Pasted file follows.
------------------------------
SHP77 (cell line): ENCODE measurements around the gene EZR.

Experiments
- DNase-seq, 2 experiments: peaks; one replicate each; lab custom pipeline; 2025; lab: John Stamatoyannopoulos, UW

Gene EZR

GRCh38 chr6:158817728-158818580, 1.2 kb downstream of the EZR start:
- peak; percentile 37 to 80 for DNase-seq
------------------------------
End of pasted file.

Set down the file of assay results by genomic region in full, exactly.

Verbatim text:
SHP77 (cell line): ENCODE measurements around the gene EZR.

Experiments
- DNase-seq, 2 experiments: peaks; one replicate each; lab custom pipeline; 2025; lab: John Stamatoyannopoulos, UW

Gene EZR

GRCh38 chr6:158817728-158818580, 1.2 kb downstream of the EZR start:
- peak; percentile 37 to 80 for DNase-seq